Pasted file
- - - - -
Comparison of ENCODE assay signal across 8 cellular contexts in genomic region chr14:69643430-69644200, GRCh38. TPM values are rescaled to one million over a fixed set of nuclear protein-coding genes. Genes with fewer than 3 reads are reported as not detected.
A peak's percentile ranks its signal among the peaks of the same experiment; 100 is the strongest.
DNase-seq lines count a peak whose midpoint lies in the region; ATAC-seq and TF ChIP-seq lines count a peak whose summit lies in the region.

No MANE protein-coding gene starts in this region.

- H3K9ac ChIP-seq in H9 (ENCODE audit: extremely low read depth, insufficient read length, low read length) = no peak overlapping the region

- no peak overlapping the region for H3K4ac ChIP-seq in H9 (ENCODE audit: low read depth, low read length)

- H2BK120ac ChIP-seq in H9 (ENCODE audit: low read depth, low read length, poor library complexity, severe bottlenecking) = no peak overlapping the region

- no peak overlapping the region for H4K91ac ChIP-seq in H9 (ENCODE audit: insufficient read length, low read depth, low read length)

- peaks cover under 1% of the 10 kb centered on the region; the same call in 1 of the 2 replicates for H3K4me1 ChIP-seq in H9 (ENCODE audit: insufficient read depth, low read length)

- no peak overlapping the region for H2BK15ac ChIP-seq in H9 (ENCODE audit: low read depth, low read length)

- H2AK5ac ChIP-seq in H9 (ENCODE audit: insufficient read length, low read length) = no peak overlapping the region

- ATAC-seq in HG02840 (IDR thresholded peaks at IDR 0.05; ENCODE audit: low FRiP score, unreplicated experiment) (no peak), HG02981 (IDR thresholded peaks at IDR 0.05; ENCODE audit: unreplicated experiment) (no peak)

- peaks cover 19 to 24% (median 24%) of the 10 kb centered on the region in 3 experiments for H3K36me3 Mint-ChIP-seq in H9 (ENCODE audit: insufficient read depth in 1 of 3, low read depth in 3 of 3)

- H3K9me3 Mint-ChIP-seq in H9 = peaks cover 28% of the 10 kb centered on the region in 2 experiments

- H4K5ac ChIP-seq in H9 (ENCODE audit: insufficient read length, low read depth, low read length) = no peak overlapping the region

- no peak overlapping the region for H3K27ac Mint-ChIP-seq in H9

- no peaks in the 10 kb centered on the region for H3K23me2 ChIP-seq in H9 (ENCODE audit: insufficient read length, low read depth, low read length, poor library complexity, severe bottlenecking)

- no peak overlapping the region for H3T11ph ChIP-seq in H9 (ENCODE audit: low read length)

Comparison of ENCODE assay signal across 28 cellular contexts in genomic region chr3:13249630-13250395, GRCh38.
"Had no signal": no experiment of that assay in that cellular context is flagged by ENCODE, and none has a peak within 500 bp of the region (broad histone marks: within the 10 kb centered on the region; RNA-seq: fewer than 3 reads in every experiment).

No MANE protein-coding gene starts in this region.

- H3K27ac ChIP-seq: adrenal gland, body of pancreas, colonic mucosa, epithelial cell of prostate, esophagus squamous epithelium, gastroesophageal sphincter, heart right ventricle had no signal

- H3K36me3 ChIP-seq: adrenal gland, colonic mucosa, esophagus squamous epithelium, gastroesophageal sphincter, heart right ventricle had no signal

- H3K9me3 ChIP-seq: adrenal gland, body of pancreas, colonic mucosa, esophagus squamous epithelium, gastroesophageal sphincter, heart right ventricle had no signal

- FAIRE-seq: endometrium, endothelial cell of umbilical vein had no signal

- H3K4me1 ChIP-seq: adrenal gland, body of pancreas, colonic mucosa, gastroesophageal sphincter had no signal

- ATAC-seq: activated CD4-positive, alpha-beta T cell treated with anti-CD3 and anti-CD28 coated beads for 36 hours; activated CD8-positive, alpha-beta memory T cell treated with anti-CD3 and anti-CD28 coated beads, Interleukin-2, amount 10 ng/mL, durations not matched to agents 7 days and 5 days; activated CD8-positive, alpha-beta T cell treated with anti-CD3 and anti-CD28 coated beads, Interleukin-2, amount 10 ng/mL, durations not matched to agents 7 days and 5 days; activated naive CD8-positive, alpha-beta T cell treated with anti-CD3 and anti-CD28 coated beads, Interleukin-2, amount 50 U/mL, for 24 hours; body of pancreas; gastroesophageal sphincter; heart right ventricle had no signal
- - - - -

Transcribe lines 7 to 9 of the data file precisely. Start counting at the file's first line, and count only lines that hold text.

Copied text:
- H2BK120ac ChIP-seq in H9 (ENCODE audit: low read depth, low read length, poor library complexity, severe bottlenecking) = no peak overlapping the region

- no peak overlapping the region for H4K91ac ChIP-seq in H9 (ENCODE audit: insufficient read length, low read depth, low read length)

- peaks cover under 1% of the 10 kb centered on the region; the same call in 1 of the 2 replicates for H3K4me1 ChIP-seq in H9 (ENCODE audit: insufficient read depth, low read length)